The shales between these two limestones are unusually fragile and easily disintegrated. This accounts largely for the existence of so many mounds with steep sides around Cherryvale. In the process of weathering the shales yield rapidly, the superimposed limestones protect the surface; and the steep walls are the necessary results. The decay of the shales is so rapid that frequently vegetation cannot get a footing on the hillsides, and portions of the sides of different hills are therefore almost bare.

This shale bed corresponds to the thin bed at Uniontown lying between the middle and upper members of the Erie limestone system. The Independence rock near Morehead is quite prominent about three miles south of town. It is 10 or 12 feet thick here, and is quarried considerably by the Santa Fe road for ballast. It passes underground northward near Morehead and is seen no more.

The Thayer Shales

Above the Independence limestone is a heavy shale bed nearly 200 feet thick, which may be named the Thayer shales. In places it carries much sandstone and good seams of coal. It constitutes the high ground on which Thayer is built, and the high plateau reaching westward towards Neodesha. The Thayer and Neodesha sandstone occur in it, as does also the Thayer coal, and the coal found in many places westward and southward towards Neodesha. This is the lowest coal in the Upper Coal Measures occurring in sufficient quantity to be of any considerable commercial importance. The thickness of the seam varies, sometimes reaching nearly 30 inches. The Thayer mines are located in the upper portion of the Thayer shales, but some of the other banks nearer Neodesha seem to occupy lower positions.

The sandstones are quarried to a considerable extent, particularly around Neodesha. In places they produce fair building stone, as is shown by many different buildings in both Thayer and Neodesha, the materials for which came from the Thayer shales.

To the northeast the Thayer shales gradually grow thinner until they almost disappear in the vicinity of Boicourt and La Cygne. At Moran they are about 100 feet thick, at La Cygne they are not over 25. To the southwest they maintain their thickness, and possibly increase it. They constitute the main bulk of the high hills west and north of Neodesha from Benedict to the state line south. In places the hills are 200 feet above the valley, particularly Table Mound, the body of which is composed of the Thayer shales, at which place, according to Adams, they are 250 feet thick. These shale beds, as well as many others, illustrate how many of the deposits thicken to the southwest and thin to the northeast.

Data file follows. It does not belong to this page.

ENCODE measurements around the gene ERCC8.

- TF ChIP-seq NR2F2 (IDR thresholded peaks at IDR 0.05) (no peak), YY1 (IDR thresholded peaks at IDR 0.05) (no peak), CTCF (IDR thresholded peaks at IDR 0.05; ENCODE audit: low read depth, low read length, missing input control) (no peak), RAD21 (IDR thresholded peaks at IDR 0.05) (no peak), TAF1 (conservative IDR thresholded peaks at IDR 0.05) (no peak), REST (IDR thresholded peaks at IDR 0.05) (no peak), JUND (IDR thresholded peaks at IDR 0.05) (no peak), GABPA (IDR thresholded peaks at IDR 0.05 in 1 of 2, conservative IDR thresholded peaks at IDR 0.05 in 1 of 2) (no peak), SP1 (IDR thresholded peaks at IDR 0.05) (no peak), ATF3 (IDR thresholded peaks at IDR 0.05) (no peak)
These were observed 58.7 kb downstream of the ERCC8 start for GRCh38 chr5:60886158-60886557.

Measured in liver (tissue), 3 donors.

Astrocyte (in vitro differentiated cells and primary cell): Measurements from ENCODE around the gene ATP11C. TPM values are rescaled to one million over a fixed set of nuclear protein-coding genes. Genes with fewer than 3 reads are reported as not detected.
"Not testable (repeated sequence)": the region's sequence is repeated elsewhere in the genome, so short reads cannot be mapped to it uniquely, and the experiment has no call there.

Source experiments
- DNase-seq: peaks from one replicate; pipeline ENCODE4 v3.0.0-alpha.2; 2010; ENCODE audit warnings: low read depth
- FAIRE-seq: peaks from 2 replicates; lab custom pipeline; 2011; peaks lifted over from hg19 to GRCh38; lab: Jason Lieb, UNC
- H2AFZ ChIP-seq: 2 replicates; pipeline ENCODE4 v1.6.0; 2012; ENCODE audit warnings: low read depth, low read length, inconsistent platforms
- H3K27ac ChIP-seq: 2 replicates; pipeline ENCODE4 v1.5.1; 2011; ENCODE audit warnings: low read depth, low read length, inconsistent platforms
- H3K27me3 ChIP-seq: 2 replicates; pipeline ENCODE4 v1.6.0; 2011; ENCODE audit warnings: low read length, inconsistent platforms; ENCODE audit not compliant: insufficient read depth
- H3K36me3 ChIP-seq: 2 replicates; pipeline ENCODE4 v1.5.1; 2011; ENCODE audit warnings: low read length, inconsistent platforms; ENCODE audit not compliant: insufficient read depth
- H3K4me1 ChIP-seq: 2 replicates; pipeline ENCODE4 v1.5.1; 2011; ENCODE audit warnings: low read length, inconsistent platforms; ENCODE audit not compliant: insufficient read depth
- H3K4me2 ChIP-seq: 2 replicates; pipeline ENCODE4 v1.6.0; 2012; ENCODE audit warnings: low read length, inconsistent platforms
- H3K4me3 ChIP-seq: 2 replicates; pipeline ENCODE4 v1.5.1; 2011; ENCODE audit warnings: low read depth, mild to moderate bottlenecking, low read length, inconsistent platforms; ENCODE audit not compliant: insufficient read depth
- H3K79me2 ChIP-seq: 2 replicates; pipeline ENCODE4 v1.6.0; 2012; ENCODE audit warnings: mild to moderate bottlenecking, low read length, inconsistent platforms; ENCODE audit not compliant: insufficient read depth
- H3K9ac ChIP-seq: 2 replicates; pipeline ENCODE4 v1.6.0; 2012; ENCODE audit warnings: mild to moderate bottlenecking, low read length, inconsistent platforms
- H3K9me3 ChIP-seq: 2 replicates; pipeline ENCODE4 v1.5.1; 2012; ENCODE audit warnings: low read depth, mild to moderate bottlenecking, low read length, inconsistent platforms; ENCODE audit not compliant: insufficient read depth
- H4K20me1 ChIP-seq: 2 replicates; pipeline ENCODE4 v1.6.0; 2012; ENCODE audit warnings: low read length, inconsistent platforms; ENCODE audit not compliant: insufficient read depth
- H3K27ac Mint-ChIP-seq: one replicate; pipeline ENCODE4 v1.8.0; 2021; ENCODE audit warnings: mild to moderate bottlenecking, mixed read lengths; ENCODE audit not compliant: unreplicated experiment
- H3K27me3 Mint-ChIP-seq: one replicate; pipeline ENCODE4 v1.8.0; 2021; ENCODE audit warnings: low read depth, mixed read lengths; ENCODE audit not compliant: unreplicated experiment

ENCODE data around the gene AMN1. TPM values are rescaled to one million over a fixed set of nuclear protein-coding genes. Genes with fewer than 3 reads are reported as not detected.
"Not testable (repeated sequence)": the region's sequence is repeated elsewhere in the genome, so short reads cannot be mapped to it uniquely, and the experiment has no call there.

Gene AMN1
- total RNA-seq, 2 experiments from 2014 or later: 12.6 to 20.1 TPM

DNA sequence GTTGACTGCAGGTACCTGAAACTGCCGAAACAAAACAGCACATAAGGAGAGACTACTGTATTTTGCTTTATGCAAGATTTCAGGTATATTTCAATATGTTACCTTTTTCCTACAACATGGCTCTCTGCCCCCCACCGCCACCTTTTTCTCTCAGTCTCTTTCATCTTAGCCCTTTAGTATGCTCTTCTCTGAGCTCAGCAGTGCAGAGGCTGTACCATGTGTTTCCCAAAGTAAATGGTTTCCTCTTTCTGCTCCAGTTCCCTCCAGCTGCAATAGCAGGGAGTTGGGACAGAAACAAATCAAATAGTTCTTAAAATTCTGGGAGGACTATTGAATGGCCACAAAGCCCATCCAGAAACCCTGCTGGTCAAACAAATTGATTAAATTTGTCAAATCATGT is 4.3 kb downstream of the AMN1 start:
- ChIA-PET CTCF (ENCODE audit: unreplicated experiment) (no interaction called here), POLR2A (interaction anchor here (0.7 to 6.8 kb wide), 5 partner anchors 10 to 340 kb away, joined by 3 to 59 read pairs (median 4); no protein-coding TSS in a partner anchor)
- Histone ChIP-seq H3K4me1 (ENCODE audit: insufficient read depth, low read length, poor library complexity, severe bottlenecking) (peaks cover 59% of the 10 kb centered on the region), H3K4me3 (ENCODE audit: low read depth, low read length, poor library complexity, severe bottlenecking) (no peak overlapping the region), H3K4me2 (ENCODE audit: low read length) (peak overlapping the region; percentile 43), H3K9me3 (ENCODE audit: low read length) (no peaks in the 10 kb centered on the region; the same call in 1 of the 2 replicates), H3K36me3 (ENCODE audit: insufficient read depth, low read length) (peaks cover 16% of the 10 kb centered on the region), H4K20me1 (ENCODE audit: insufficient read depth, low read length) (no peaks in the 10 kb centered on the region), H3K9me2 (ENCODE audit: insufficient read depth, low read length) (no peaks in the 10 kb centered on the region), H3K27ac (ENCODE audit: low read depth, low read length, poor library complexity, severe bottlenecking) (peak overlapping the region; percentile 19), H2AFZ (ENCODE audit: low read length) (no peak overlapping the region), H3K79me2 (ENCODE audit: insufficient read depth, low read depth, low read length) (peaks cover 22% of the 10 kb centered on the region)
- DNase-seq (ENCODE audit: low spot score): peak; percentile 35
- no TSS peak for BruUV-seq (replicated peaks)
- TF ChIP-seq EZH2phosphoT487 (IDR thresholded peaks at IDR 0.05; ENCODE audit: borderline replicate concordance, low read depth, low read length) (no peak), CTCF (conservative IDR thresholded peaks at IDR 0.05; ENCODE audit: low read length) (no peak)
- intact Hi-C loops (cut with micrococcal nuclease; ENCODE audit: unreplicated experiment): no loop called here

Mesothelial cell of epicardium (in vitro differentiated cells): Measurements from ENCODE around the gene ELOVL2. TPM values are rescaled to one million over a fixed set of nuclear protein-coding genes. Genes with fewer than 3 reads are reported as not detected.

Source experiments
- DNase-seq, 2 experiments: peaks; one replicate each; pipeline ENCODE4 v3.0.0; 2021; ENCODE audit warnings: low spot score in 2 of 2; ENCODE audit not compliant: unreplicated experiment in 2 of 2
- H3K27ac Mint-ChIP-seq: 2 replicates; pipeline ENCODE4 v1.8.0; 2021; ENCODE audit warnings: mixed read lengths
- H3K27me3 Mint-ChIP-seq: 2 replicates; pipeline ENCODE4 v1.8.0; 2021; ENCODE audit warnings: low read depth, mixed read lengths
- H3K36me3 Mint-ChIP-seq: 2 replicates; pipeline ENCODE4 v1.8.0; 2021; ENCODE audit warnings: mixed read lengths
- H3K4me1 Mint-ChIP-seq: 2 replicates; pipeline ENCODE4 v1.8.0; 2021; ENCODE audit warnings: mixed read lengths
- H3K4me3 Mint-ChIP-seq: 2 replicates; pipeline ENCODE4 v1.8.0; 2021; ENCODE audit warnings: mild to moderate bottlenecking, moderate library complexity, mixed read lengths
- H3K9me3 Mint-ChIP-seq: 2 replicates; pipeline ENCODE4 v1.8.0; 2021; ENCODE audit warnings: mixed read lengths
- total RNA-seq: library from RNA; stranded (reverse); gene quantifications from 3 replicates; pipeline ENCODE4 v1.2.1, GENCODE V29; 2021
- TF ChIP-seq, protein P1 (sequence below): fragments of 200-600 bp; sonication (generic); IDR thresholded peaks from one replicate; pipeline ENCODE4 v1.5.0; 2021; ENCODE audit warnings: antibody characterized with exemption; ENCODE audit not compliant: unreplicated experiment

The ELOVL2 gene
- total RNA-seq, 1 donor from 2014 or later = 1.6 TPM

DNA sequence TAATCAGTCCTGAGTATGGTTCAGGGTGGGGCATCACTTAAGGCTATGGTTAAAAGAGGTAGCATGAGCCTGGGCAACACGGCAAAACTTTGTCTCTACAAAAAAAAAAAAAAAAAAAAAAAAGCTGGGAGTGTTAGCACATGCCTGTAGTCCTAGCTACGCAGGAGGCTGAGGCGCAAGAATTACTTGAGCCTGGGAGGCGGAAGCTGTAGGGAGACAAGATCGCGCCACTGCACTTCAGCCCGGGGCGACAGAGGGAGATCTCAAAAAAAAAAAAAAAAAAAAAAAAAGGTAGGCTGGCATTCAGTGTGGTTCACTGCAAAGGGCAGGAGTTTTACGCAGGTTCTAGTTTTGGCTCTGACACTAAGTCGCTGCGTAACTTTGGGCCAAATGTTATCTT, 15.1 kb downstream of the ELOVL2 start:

Northward the Thayer shales more nearly maintain their normal thickness. They constitute the shale beds in and around Chaunte. The coal mined north of Chanute is on about the same level geologically with the Thayer coal, but as the two are not connected directly we cannot well correlate them. Each of them is in the upper portion of the Thayer shales.

The Iola Limestone

The first limestone system of any special importance above the Thayer shales is the Iola limestone. It appears on the high hills southwest of Chanute, from which place its outcropping extends across the Verdigris river and along the eastern border of the high hills west of Neodesha and Independence to the state line. To the northeast its outcropping passes near Moran, Mapleton, Mound City, Boicourt, etc., as has already been described, and as is also marked on the accompanying state map. Where not reduced by surface erosion the thickness of this system is about 40 feel along this line, but to the southwest, as Adams has shown in chapter I, its thickness is greatly increased.

In many respects this is a most remarkable limestone. Its lateral extent is great, reaching from the south line of the state to Kansas City, and probably much farther. The persistence of its characteristics throughout this whole distance is even more remarkable. It has few fossils, is unusually crystalline for a Coal Measure limestone, and is much freer from both vertical and horizontal fissures than any other limestone known below the Cottonwood Falls rock. This causes it to break into unusually large blocks. Some of the masses which are slowly working their way down the hillsides measure from 40 to 50 feet across. Then the general effect which the rock makes on one's mind by the ensemblence of all the properties cannot be easily forgotten, so that it is the most easily recognized limestone at sight occurring below the Cottonwood Falls system. The quarries at Iola have made the rock noted. The point of greatest interest in connection with the quarries is the almost total absence of any kind of fissures in the rock, which is here 39 feet thick. With proper mechanical appliances any kind of a block of any size or shape desired can be obtained; probably even to hundreds of feet in length. The rock is further noted for its high crystalline character. Strangely enough this Coal Measure limestone, in a country totally void of any approach to ordinary metamorphism, has from a half to two-thirds of its mass completely crystallized into calcite. This makes the rock capable of taking a high polish, hence the local name "marble."